By BRANDI VINCENT JANUARY 8, 2021
The aim would be to accelerate the production of an “open 5G stack ecosystem.”
The Commerce Department’s National Telecommunications and Information Administration wants feedback on the potential of a new “5G Challenge” it may create to promote interoperability in the burgeoning realm—and support the Defense Department’s ongoing military networking modernization efforts.
Accelerating the development of an “open 5G stack ecosystem” to help push forward DOD missions would be the ultimate aim of the challenge activity NTIA is exploring, according to a notice of inquiry set to be published in the Federal Register Monday.
“Recognizing the vital importance of fifth-generation (5G) wireless communications to U.S. economic and security interests, [NTIA] has made it a top priority to engage in 5G across a broad spectrum of topics,” the agency wrote. It added that the Pentagon established its own 5G Initiative in 2019, which NTIA is working in this case “under sponsorship of and in collaboration with.”
The document’s description of the technical motivation behind the challenge explains that open-source implementations aimed across many components of a 5G system—including the protocol stack—are gaining traction. Such stacks are essentially layers of elements enabling capabilities. Currently, the open 5G stack community is “diverse,” NTIA notes, but “different open 5G stack organizations are focused on different portions of the stack, with no clear division among the multiple implementations currently available,” and interoperability between those various implementations isn’t always a given.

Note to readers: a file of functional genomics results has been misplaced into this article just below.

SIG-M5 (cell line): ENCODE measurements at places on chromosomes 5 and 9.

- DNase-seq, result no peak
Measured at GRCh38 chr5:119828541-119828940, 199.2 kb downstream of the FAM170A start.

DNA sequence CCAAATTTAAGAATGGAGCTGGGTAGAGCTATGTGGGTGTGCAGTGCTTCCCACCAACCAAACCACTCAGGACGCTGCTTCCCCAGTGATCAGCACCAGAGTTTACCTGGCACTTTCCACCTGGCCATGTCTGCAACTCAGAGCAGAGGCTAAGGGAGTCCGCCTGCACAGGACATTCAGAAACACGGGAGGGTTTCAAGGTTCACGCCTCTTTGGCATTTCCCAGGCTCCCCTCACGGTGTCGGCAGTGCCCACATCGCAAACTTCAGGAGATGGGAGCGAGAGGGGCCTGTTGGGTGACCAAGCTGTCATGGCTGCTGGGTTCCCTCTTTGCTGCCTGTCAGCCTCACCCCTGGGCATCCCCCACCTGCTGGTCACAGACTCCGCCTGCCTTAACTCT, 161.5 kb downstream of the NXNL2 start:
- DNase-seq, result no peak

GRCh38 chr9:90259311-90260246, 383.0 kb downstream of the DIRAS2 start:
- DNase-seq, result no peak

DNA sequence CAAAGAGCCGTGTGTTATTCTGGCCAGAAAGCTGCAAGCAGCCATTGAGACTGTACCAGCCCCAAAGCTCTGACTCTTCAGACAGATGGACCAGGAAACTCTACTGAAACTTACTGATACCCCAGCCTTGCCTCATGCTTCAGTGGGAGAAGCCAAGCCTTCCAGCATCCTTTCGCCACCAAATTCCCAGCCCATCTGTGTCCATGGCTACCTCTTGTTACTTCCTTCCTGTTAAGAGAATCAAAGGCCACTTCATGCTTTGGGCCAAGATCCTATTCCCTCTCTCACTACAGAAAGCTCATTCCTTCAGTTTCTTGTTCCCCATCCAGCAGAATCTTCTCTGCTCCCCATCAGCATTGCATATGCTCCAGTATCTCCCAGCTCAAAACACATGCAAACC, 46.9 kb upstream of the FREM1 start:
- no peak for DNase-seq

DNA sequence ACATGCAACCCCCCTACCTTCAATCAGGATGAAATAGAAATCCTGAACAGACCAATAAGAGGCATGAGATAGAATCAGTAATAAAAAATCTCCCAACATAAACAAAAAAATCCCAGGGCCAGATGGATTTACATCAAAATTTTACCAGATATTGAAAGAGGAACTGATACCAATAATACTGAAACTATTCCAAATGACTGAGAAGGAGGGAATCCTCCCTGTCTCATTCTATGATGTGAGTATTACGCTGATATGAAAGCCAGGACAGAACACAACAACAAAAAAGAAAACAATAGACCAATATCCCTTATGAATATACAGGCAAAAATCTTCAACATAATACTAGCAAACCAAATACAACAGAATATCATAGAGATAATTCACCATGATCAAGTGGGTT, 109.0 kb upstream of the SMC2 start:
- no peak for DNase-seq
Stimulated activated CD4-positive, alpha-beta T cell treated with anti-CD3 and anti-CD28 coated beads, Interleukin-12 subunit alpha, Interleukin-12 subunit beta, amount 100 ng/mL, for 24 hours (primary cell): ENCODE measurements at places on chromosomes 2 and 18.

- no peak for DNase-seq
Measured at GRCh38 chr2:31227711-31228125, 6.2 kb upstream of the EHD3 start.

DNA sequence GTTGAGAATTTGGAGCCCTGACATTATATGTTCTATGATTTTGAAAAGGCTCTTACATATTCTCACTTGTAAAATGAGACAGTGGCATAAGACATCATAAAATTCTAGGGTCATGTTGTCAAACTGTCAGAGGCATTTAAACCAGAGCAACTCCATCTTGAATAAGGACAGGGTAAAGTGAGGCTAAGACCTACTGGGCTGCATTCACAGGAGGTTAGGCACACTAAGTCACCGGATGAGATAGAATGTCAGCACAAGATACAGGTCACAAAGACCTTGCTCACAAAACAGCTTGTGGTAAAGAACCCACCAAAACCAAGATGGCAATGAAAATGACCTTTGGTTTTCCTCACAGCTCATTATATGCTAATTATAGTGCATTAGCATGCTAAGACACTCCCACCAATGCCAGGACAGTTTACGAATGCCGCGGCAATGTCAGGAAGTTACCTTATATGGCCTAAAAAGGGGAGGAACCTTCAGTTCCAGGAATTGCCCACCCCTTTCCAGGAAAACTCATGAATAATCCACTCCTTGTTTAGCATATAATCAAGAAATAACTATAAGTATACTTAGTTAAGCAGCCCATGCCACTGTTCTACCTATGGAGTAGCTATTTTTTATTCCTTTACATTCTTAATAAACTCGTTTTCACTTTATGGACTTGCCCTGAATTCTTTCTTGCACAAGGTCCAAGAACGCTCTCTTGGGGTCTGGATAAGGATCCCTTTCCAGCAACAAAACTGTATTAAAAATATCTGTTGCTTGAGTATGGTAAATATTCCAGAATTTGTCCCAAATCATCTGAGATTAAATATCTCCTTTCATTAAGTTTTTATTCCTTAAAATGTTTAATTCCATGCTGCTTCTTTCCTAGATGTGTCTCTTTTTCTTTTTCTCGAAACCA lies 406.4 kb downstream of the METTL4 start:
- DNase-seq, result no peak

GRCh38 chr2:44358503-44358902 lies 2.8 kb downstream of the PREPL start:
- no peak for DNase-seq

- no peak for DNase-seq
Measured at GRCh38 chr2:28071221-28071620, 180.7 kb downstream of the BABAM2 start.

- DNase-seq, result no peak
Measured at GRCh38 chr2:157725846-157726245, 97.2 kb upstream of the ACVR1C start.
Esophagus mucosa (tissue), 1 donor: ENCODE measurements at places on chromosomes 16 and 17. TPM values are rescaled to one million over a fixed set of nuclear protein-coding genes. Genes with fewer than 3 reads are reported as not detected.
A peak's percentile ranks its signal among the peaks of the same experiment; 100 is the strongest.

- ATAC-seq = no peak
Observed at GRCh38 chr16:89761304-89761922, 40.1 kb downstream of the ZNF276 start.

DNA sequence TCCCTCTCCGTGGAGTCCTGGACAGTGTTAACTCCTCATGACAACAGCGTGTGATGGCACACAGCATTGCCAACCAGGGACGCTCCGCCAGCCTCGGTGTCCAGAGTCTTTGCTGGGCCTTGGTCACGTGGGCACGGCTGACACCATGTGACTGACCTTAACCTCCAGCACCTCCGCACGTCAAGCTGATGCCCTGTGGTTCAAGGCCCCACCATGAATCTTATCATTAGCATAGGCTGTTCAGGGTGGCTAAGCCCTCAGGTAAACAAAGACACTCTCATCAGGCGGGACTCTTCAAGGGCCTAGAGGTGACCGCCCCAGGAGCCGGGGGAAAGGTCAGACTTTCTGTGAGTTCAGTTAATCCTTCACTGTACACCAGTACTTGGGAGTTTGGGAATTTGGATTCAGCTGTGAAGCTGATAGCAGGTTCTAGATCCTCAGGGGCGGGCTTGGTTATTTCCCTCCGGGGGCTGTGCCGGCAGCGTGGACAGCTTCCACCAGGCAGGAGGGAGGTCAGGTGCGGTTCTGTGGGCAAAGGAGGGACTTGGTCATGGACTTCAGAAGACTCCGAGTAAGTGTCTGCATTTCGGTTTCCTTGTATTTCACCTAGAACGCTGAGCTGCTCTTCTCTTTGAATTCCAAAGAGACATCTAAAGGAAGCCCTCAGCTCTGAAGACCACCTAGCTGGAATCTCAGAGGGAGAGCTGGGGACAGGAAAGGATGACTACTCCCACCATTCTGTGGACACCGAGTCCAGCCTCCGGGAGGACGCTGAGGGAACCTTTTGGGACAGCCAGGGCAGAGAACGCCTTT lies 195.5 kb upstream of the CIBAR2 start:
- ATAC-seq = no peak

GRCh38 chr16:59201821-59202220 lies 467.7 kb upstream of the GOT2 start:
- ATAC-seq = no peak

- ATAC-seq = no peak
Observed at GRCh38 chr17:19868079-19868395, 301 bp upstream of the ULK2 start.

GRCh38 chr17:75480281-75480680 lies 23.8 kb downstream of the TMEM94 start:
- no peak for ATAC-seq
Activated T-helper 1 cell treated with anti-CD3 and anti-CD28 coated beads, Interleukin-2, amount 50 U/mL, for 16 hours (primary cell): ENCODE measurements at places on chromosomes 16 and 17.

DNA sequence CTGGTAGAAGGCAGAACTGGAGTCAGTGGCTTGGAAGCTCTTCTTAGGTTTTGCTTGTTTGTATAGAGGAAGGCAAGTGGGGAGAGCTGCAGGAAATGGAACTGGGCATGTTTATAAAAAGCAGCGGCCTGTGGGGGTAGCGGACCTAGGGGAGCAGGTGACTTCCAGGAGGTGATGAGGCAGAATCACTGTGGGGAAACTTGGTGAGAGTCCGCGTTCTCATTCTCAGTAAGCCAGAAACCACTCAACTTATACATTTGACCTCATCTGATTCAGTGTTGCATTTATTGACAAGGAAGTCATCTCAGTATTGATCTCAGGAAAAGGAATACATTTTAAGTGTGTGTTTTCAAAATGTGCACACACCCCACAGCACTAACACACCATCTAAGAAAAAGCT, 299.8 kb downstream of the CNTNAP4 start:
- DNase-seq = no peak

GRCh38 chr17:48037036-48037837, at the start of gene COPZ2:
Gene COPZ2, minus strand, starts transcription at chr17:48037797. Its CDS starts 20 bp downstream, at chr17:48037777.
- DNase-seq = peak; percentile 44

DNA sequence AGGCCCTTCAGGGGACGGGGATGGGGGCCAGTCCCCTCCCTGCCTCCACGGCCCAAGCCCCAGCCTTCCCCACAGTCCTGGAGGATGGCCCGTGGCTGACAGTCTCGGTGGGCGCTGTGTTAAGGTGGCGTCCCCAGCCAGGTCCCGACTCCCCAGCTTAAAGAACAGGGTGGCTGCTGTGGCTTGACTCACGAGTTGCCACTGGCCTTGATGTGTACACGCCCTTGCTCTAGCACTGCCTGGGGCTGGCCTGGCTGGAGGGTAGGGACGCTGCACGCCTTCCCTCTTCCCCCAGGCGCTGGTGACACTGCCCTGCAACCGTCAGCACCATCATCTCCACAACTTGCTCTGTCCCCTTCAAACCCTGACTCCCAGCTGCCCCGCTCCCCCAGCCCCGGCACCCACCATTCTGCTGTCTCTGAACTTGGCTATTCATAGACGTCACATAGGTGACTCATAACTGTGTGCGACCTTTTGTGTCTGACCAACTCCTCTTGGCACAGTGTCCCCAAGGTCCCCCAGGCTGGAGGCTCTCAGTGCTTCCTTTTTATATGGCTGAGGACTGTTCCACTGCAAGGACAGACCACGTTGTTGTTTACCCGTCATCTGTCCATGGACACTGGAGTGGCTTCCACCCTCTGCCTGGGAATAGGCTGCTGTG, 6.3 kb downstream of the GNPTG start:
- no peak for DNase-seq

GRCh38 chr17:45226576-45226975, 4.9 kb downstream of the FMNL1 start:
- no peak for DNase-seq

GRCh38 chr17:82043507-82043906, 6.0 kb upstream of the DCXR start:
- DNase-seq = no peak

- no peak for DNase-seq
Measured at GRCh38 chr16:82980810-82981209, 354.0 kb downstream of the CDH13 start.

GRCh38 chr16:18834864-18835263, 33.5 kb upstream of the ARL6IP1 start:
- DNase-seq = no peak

5G offers supermodern capabilities like network slicing and mobile edge compute that can be used to create a secure wireless network for emerging solutions, like the smart warehouse the Pentagon is already prototyping as part of that broader initiative, which the National Spectrum Consortium also more recently became involved in.
“However the challenge the DOD is now facing is that these new 5G capabilities require interoperability between all the vendors that go into a specific solution,” 5G Security Advisor to the NSC Junaid Islam, told Nextgov over email Friday. “For example, a smart warehouse solution for asset tracking can easily involve 20 different products from beamforming antennas, asset tags, mobile compute, battery back-up, routers, application gateways, etc.”